Local choral group provides ‘a special kind of magic’

A local group formed just prior to the start of the pandemic — Coachella Acappella — is filling the valley with music, using only themselves as instruments.

There’s a certain magic in a cappella singing — the art of performing unaccompanied choral pieces. And a local group formed just prior to the start of the pandemic is filling the Coachella Valley with that magic.

Alan Scott, director and founder of Coachella Acappella, the only all-female a cappella group in the area, explains that the style “uses only the voice box, lips, teeth and tongue to shape the music,” telling stories with familiar words and providing new meanings for the listener.

“A cappella has a special kind of magic that is unlike any other kind of music because you are the instrument yourself,” he says.

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Shortly after the group was started, the pandemic struck. “We rehearsed for a few months and then we were forced by Covid into meeting virtually,” Scott says.

For Sherri North, who sings with the group, and also works as management team director, the chorus has been a fun way to get back into singing after more than two decades of being away from it. “It’s such a peaceful moment,” she says. “The music takes my mind off the hustle and worry and brings happiness to me.”

She has a dream “for us to be able to perform, educate and compete as a successful chorus representing the valley in regional and international contests.”

For her, Scott is the person to make all this happen.

“He is a fantastic director to work with, who prides himself in bringing empowerment to women, to be and do our best,” she says.

Scott himself is proud of the group. “These women are passionate about musical performances,” he says. “It’s magical how they sing in tune,” adding, “It also releases massive endorphins in the singers.” He started Coachella Acapella in 2019 because he saw a need for a women’s chorus. “It’s my niche and my passion,” he says. “We were a good fit because there weren’t any all-female groups in Coachella Valley and we needed one.”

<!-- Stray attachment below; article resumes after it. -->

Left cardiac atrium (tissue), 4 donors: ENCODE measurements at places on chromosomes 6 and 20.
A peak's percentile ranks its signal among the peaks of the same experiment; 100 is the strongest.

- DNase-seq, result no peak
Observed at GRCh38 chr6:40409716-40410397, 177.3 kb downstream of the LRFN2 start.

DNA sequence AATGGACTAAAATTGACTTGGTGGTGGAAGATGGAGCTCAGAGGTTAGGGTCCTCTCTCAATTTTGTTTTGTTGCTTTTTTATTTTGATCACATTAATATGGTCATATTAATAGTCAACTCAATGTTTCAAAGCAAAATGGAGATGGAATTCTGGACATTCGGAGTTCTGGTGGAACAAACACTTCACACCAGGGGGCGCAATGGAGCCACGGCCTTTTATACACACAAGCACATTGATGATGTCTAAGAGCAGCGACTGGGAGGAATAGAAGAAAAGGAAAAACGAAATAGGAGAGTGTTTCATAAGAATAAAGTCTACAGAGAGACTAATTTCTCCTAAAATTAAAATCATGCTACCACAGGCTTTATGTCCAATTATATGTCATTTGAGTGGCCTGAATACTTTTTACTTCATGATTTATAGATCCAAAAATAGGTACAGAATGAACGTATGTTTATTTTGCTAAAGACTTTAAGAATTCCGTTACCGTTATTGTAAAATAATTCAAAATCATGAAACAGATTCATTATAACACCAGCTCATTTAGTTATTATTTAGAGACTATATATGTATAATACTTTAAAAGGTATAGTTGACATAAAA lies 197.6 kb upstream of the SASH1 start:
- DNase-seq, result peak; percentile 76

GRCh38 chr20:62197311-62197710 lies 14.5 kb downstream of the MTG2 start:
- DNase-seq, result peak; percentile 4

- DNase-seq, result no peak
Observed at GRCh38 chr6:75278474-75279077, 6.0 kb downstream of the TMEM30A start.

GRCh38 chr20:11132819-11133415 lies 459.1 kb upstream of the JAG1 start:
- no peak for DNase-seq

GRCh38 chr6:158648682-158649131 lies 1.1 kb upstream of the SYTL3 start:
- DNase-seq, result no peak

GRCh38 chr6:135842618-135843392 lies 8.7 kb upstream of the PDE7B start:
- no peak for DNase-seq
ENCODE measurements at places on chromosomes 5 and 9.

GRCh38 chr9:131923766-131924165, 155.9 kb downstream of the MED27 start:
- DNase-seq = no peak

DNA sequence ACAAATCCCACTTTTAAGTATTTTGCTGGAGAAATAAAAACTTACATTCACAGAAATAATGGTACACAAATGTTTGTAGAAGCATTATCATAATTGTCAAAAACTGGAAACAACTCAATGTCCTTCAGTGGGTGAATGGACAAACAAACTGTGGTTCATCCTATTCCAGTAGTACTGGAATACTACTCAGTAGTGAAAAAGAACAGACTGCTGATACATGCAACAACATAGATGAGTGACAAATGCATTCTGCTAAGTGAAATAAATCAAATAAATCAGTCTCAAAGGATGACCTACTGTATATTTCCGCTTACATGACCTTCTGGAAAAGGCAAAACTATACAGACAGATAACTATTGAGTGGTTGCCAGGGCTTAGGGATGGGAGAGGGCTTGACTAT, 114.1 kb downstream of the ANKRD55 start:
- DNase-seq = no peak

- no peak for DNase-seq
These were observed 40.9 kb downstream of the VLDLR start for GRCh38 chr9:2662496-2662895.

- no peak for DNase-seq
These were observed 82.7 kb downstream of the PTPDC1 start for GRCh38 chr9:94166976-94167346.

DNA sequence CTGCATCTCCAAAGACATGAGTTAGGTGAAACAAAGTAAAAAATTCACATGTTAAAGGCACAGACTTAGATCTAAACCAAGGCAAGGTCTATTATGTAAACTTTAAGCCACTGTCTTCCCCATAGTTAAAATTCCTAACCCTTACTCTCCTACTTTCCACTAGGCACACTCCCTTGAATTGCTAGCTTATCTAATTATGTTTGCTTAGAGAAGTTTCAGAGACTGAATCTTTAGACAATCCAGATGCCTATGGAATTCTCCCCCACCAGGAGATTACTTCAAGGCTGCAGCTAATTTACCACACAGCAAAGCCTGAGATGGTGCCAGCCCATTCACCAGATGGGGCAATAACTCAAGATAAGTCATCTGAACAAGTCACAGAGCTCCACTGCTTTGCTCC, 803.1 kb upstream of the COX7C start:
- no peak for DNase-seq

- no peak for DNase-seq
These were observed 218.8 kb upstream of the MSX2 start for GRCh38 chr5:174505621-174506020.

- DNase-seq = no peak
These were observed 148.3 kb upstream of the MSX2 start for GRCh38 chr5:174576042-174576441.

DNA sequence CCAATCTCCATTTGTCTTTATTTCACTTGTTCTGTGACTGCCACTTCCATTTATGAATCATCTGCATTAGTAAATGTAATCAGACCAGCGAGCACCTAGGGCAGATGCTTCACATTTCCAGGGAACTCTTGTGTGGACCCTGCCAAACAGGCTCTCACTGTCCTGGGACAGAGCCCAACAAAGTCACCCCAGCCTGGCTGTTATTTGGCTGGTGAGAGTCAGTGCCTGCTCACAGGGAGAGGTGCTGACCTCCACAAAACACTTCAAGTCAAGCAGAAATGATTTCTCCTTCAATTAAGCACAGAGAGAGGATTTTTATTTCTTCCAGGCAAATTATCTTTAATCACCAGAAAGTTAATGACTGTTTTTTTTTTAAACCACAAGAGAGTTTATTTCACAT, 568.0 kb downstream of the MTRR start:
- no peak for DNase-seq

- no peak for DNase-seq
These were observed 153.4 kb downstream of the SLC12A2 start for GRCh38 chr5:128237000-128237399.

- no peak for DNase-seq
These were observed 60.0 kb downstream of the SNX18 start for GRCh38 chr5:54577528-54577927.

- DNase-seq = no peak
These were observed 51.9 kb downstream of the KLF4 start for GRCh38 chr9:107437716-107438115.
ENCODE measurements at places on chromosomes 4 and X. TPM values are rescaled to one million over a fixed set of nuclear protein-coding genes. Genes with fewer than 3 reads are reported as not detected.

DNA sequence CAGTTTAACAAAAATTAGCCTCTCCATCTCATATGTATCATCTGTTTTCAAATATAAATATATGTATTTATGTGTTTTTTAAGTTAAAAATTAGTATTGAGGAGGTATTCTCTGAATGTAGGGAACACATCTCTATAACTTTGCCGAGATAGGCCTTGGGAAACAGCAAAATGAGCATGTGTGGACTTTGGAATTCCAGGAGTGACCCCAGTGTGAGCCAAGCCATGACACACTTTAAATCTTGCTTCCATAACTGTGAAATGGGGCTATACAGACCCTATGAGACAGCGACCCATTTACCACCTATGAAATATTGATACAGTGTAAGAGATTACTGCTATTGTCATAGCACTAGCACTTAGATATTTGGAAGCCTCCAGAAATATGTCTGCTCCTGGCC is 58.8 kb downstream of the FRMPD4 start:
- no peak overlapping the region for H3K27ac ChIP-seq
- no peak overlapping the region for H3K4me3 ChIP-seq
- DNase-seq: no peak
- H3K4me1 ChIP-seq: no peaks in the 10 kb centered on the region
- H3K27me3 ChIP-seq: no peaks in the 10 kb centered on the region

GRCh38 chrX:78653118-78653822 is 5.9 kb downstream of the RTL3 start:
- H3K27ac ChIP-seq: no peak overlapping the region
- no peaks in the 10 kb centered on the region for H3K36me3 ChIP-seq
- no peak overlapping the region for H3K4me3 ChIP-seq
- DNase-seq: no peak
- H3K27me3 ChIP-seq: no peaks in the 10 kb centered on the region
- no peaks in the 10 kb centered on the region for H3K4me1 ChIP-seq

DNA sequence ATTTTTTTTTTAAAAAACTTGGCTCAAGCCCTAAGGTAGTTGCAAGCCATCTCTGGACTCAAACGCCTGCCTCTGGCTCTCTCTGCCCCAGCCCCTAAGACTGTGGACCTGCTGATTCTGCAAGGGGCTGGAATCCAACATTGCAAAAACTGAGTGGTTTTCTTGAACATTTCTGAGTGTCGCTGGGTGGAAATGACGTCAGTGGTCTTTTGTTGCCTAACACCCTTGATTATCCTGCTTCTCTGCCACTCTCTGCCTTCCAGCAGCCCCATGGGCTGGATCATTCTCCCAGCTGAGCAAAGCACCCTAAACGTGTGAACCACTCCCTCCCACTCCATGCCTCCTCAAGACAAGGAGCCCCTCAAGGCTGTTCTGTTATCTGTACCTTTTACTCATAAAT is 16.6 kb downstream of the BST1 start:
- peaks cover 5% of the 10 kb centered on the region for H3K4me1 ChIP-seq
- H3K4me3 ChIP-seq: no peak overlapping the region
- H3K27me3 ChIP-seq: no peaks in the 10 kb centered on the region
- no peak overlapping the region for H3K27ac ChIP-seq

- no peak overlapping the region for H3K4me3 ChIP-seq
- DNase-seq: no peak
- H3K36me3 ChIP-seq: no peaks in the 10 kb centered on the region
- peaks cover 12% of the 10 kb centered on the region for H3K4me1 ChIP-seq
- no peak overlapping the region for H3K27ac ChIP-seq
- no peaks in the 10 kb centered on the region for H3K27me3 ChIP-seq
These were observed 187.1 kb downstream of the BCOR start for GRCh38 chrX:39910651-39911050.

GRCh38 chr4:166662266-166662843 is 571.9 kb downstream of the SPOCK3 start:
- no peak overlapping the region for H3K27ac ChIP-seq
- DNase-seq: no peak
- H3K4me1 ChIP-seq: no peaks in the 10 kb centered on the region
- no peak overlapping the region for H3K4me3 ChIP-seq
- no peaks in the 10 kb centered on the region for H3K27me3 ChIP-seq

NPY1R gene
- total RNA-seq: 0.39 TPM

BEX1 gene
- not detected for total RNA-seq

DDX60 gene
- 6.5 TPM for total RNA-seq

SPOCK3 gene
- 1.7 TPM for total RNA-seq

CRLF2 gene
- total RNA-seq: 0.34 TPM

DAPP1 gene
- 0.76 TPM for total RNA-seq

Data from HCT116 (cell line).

Currently at 15 dedicated members, his goal is to bring the numbers up to 50 or more singers, with a definite goal of “diversity that reflects the desert community.”

Scott’s experience in choral music goes back a long way. He directed his first chorus when he was 16 years old at Murphy High School in his hometown of Mobile, Al. He graduated from the University of Alabama with a bachelor’s degree in Church Music and Vocal Performance and a master’s degree in Choral Conducting.

In his time, he has sung and worked with various shows and groups, including Lucie Arnaz, Florence Henderson, Barry Manilow, Sandblaster Chorus, the New York Choral Artists, and the Alan Scott Choral in New York City.

Song has always been part of his life. His mother, Jan Prouty, won more a cappella Sweet Adeline contests (the female version of barbershop harmony) than anyone else in the region.

He proudly mentions that “My mom was the first woman in the history of the Barbershop Harmony Society to direct a men’s chorus in adjudicated competition.” And on the other side, his father also sang in two men’s choruses, and a district champion quartet. “I’m quite proud of my barbershop Harmony lineage, as you can see,” he says.

However, it was his mother who was his inspiration. “Because of her love of singing, I started signing at a very early age and developed a love for communicating through music.”

Coachella Acappella performs a wide variety of musical styles; everything from gospel, to music by Pentatonix, an American a cappella group from Arlington, Texas.

More information: Anyone interested in singing with the group can contact Scott for an audition through http://www.coachellaacappella.org/. The only requirement is that you are able to maintain a tonal center — in other words, carry a tune. And Scott makes it clear that “I make the auditioning experience comfortable and those auditioning can sing anything they choose.”

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